Phase 3 - Built in 2016/17 by Bloor Homes
Phase 4 - Going through planning process (Bloor)
Phase 5 - Planned in the 2020s as stated in the Winslow Neighbourhood Plan (WNP)
Land at Tinkers End - Also planned in the WNP and going through planning process.
The A413 road linking Buckingham and Aylesbury, runs through the centre of Winslow, forming the high street. This was originally the Wendover to Buckingham Turnpike, which was diverted to go through Winslow by Act of Parliament in 1742.
Until the late 1960s, the town had its own railway station on the "Varsity Line" (Oxford/Cambridge), with a spur to Aylesbury (from Claydon LNE Junction). As part of the East West Rail project, the line is to be reopened by 2025, and a new station is to be built on the western outskirts of the town. When in operation, it is to provide new rail connections with London, Milton Keynes, Aylesbury and Oxford.
The Sustrans National Cycle Route 51 (Oxford – Colchester) goes east–west through Winslow, via Milton Keynes or Bicester. A 5.6-mile (9.0 km) shared use path between Buckingham and Winslow was completed in 2017.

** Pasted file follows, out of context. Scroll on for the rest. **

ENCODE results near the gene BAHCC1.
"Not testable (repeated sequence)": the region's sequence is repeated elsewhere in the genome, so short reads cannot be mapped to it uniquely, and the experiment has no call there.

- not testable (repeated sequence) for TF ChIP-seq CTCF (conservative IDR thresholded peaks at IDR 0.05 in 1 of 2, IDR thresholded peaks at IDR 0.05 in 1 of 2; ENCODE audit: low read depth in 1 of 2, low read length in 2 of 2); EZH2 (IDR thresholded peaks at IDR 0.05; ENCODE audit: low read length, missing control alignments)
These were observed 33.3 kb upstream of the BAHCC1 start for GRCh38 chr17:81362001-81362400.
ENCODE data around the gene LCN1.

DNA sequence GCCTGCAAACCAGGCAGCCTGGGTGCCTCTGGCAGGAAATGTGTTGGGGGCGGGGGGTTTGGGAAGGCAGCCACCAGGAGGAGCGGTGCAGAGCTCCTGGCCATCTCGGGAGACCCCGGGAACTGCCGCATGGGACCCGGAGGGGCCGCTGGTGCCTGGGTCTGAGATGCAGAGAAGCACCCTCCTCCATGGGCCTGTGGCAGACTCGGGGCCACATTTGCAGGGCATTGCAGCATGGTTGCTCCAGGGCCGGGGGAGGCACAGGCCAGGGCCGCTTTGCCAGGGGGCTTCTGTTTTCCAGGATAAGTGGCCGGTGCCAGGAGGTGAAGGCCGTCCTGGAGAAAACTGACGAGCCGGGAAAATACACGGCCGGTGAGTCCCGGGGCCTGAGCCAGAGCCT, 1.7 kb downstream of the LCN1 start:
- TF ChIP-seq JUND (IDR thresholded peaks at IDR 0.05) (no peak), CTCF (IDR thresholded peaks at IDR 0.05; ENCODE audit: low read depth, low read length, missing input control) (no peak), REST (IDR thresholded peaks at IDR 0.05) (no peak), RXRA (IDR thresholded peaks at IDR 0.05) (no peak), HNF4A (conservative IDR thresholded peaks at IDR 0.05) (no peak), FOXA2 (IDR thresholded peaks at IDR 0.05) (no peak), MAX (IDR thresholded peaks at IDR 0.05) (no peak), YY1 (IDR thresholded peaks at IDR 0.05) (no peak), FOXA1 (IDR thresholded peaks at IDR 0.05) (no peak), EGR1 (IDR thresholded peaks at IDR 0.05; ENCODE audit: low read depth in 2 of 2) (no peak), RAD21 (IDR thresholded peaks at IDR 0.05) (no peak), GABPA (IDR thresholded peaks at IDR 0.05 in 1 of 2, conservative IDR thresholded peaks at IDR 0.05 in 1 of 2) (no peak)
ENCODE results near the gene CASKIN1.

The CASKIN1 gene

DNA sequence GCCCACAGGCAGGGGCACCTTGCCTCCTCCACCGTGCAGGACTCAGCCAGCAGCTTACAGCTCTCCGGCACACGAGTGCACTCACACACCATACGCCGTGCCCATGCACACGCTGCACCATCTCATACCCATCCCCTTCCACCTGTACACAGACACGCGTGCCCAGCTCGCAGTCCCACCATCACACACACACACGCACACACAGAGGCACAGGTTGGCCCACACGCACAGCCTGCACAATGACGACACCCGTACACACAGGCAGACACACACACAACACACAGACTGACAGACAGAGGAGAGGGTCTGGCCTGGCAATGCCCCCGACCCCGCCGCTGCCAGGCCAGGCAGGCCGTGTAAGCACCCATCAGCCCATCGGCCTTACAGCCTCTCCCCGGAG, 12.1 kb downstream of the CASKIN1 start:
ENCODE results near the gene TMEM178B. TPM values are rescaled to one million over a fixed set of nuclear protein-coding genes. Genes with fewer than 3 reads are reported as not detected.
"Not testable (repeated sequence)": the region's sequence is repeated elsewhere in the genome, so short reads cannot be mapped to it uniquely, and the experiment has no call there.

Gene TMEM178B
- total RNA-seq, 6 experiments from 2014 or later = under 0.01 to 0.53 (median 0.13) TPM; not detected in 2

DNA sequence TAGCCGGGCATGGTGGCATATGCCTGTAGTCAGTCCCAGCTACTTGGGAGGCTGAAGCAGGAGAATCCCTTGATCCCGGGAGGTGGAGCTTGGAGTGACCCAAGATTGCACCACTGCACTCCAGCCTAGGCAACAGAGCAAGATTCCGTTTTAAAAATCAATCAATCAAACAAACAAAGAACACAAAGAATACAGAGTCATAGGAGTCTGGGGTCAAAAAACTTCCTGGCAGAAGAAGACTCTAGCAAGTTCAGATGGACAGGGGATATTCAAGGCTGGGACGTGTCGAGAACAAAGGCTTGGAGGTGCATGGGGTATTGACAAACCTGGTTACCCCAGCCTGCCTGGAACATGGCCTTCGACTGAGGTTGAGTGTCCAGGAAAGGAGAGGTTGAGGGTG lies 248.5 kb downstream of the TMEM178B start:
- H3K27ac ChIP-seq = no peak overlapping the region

Bus services to and through Winslow include the x60 Aylesbury – Milton Keynes express, the route 60 Aylesbury – Buckingham, and the route 50 Milton Keynes – Winslow. There are also numberous Winslow Community Bus Services.
Winslow town council
Winslow Town Council (WTC) is a group of 12 members, split into 4 committees : Amenities, Development, Events, and Finances and General Purposes. The Town Council meets around once a month.
Winslow is home to Furze Down School for children with special educational needs, aged 5–19. The town is also served by Winslow Church of England School, which is a mixed, voluntary controlled primary school, that takes children from ages four to eleven. As of 2018[update], the school has approximately 520 pupils.
Winslow RUFC were formed in 1992 and play at the Winslow Centre (the old school) in the Berks, Bucks and Oxon Championship. Their Clubhouse is currently based at the Nags Head on Sheep Street.